I think that if you are not used to working in a way which means you have to comment on other people’s ideas and work, it must take a while to get used to it. What do you think?

Are schools leading the way? One delegate said: “I have been amazed at peer feedback activities. They’re in every lesson”

Should we assess feedback and collaboration as important 21st century learning skills?
I hadn’t thought of that as an argument in their favour – I was coming from the belief that peer feedback and collaboration result in more-effective learning. Do you think it is a kind of basic skill?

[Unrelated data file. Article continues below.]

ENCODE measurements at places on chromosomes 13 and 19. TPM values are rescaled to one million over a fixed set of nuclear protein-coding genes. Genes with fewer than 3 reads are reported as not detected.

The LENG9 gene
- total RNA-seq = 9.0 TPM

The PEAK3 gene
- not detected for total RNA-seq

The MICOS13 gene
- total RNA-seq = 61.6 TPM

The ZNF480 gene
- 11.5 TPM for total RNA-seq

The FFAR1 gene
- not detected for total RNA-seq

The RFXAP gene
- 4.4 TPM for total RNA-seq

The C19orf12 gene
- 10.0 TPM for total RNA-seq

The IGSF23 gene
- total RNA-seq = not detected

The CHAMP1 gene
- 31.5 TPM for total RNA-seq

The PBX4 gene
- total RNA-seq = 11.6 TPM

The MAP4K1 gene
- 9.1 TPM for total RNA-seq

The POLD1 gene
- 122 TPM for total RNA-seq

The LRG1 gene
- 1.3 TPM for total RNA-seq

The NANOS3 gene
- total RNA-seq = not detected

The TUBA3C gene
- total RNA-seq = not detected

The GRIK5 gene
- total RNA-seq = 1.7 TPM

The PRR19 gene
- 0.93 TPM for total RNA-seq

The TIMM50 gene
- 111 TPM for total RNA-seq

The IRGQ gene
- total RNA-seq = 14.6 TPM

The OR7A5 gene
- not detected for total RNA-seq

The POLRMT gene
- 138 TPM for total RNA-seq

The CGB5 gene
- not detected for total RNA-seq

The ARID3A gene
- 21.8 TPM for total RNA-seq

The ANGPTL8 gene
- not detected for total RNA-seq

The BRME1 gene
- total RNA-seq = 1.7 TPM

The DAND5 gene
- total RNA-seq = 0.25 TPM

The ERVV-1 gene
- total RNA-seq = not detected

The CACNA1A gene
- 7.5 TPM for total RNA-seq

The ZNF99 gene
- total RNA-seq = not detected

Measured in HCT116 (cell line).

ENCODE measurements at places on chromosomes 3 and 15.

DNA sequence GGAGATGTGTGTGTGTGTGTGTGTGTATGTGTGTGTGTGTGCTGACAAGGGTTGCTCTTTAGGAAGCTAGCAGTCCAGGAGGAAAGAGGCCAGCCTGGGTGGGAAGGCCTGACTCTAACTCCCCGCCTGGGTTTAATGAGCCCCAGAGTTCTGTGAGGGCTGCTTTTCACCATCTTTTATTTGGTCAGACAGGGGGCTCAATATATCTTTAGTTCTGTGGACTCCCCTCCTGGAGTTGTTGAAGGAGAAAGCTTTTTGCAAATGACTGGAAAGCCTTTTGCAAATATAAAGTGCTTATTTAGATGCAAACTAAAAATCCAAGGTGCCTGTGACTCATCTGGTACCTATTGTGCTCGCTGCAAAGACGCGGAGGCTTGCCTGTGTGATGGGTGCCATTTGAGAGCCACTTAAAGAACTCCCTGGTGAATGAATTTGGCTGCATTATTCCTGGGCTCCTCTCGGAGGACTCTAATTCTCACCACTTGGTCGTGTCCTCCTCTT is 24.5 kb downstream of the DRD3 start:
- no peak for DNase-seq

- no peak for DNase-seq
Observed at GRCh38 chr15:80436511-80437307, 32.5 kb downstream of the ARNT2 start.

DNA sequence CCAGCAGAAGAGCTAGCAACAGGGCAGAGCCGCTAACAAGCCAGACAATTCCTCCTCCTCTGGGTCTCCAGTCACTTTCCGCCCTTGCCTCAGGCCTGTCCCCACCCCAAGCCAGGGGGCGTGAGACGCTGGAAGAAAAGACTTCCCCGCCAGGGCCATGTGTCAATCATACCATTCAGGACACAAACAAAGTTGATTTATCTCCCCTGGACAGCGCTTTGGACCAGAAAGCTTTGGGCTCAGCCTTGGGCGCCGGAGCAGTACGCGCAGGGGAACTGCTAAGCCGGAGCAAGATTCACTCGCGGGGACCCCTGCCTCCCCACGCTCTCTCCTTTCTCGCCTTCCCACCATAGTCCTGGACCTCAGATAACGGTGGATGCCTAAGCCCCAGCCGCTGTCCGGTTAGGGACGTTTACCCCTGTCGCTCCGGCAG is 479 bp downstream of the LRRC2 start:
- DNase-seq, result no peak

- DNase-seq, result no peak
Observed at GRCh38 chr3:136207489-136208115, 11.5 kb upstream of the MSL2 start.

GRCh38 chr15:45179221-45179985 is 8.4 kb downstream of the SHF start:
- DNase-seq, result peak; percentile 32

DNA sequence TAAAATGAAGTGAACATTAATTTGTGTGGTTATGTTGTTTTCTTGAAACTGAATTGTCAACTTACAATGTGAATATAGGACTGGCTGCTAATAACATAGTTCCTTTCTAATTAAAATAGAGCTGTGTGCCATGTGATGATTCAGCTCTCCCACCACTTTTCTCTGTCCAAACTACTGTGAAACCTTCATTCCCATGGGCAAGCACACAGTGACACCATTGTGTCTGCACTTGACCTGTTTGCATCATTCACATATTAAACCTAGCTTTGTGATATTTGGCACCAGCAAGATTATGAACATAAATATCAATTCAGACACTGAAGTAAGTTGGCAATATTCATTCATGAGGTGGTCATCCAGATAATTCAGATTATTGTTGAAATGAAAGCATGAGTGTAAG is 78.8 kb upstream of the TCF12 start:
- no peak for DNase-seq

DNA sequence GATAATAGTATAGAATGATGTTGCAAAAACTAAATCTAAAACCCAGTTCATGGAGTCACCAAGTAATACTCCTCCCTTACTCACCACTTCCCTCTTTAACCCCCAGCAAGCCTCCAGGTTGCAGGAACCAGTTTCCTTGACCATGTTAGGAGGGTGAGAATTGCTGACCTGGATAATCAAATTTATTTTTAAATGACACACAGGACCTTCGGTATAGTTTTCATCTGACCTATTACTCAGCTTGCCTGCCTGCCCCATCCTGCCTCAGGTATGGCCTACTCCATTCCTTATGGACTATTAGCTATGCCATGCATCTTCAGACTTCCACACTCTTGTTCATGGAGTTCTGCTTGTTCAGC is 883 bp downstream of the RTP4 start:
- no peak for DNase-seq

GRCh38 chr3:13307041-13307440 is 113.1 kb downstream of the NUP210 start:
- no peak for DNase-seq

Do you give students a ‘crib’ for feedback? I do find that the trainee teachers need to practise giving feedback in the fairly formal setting of the micro-teach, when they feed back on their peers’ sessions. One of the reasons giving this kind of feedback is valuable is that to give it you have to have a reasonably good grasp of the criteria for judging a session; these are complex and have to be learned.

Is Padlet the best tool for (online) collaboration? I think you have to strike a balance between making use of the many new technologies and running the risk of intimidating some learners. I have had some good successes with getting students to work together on Padlet, but as I said there are many more-accomplished practitioners than me around. My main vehicle are discussion forums, online meetings and swapping slides.

How do you get your students working together with each other and with you?